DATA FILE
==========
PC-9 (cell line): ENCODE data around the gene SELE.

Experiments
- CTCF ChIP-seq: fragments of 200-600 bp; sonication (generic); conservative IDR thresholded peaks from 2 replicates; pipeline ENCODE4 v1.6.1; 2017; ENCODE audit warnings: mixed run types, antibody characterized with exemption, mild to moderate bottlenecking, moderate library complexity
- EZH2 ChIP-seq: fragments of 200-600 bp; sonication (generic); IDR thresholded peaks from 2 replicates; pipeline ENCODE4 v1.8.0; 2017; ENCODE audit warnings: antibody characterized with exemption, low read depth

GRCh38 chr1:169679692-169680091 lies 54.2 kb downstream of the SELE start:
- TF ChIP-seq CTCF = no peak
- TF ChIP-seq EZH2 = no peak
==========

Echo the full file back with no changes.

PC-9 (cell line): ENCODE data around the gene SELE.

Experiments
- CTCF ChIP-seq: fragments of 200-600 bp; sonication (generic); conservative IDR thresholded peaks from 2 replicates; pipeline ENCODE4 v1.6.1; 2017; ENCODE audit warnings: mixed run types, antibody characterized with exemption, mild to moderate bottlenecking, moderate library complexity
- EZH2 ChIP-seq: fragments of 200-600 bp; sonication (generic); IDR thresholded peaks from 2 replicates; pipeline ENCODE4 v1.8.0; 2017; ENCODE audit warnings: antibody characterized with exemption, low read depth

GRCh38 chr1:169679692-169680091 lies 54.2 kb downstream of the SELE start:
- TF ChIP-seq CTCF = no peak
- TF ChIP-seq EZH2 = no peak